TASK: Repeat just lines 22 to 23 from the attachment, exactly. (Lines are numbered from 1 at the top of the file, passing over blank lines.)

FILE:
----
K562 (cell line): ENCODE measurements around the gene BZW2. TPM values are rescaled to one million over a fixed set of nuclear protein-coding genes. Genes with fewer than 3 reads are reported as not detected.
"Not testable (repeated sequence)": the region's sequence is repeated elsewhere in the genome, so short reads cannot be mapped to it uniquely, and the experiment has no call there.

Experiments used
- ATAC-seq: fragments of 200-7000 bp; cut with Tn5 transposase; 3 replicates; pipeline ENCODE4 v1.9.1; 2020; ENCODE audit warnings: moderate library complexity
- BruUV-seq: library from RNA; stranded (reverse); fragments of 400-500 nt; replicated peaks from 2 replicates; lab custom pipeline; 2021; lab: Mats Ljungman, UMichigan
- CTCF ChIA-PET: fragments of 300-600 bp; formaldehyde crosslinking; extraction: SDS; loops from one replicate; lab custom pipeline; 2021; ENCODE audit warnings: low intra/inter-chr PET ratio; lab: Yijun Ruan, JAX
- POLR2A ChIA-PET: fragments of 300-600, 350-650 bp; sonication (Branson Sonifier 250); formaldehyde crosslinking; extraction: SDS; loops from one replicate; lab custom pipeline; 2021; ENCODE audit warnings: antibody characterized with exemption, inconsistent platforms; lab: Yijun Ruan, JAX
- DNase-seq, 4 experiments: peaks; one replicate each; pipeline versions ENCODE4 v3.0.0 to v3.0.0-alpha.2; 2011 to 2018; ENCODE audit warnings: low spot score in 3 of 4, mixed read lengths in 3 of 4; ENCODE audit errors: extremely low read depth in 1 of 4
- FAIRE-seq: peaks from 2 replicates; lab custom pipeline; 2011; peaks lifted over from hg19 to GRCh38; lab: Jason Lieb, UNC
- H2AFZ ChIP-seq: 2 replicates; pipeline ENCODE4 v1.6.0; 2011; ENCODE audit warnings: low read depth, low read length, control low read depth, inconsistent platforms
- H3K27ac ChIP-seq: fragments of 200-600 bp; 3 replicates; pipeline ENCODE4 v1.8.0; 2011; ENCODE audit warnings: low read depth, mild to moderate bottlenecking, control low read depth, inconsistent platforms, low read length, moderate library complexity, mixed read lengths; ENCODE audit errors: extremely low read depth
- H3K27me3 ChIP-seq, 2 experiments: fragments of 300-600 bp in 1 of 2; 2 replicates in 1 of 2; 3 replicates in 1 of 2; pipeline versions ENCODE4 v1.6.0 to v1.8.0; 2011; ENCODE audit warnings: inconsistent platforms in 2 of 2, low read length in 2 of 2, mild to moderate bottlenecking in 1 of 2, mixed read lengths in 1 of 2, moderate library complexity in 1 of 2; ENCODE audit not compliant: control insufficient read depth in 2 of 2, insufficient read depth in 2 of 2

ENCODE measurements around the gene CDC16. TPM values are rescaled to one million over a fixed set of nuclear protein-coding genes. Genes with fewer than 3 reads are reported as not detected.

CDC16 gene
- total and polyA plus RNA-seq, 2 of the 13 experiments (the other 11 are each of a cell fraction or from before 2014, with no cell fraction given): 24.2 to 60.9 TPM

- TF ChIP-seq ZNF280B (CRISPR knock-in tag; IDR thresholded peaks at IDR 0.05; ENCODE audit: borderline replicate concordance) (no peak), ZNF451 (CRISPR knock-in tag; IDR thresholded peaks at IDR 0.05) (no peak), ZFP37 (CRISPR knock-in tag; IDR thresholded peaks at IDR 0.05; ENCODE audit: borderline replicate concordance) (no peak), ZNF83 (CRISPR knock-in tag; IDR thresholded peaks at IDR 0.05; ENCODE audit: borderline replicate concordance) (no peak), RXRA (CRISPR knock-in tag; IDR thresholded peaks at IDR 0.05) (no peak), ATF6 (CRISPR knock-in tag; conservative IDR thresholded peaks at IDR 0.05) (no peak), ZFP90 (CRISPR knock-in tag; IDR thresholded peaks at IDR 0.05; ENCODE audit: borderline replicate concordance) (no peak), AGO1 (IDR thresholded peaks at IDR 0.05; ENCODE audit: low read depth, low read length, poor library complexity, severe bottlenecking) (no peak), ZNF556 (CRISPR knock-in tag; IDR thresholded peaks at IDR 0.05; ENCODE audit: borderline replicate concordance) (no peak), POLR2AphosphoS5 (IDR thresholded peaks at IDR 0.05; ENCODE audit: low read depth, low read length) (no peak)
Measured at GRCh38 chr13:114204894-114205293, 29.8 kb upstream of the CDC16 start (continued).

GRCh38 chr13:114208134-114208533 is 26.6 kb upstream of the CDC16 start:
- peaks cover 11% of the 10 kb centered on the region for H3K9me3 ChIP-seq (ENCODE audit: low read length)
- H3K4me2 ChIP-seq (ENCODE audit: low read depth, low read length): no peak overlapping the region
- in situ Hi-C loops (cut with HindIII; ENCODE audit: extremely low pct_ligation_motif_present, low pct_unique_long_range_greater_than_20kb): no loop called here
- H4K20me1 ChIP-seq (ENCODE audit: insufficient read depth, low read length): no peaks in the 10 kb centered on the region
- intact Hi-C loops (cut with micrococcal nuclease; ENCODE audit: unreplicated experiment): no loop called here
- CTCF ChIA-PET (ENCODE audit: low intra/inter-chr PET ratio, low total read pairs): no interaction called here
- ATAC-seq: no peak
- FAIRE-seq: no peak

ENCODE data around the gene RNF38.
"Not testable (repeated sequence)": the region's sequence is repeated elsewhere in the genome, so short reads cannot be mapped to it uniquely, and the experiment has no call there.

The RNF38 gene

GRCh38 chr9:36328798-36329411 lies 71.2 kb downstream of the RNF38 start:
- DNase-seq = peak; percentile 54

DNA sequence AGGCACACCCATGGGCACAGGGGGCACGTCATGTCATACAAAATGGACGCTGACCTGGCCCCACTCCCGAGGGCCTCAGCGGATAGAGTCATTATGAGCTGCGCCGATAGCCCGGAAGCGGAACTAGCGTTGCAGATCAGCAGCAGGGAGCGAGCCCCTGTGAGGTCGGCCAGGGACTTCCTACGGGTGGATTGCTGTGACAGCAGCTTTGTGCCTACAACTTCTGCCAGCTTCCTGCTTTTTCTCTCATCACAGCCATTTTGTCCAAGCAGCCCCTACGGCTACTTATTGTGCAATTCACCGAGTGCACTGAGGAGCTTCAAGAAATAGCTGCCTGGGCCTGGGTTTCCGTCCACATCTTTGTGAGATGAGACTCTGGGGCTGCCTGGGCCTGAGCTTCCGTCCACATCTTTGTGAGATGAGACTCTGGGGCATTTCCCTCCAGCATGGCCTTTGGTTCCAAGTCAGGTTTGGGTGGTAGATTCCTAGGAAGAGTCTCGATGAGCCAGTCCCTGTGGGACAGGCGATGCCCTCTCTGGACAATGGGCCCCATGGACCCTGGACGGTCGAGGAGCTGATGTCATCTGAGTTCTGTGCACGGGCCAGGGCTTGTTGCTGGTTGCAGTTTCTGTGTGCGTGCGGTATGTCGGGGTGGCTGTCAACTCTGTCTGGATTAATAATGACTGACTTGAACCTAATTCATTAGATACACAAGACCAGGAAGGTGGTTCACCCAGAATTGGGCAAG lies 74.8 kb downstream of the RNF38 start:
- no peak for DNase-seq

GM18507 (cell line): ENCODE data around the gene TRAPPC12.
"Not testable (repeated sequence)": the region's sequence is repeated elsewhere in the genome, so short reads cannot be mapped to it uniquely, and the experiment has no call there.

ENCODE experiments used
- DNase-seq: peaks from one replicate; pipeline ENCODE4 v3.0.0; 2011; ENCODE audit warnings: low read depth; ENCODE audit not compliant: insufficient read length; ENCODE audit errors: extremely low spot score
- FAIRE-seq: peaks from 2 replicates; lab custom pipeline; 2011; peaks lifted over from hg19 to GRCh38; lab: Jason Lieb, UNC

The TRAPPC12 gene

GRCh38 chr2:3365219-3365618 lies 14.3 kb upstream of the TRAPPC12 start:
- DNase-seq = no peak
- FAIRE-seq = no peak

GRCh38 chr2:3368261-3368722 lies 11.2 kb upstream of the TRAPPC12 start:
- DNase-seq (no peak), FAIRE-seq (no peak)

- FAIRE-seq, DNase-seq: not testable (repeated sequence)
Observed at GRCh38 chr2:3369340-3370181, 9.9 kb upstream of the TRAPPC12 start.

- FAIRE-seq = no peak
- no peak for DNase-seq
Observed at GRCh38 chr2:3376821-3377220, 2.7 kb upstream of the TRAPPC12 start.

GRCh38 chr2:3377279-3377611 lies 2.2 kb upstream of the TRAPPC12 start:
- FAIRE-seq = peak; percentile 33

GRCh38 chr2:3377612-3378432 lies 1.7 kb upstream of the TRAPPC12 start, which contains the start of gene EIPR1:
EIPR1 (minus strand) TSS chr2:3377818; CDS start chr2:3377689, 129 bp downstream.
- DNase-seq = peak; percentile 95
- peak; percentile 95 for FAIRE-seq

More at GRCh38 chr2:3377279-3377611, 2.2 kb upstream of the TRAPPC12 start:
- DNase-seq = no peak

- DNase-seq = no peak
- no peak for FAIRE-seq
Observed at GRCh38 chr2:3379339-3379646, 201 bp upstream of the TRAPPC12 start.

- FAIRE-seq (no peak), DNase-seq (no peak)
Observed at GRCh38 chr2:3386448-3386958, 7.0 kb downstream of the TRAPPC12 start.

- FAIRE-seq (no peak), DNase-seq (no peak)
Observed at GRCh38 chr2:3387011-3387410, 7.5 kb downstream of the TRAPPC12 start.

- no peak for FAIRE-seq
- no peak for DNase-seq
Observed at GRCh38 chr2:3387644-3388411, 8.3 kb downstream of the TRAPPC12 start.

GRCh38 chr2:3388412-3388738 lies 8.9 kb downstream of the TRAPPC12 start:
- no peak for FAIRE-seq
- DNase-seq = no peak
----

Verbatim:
- H4K20me1 ChIP-seq (ENCODE audit: insufficient read depth, low read length): no peaks in the 10 kb centered on the region
- intact Hi-C loops (cut with micrococcal nuclease; ENCODE audit: unreplicated experiment): no loop called here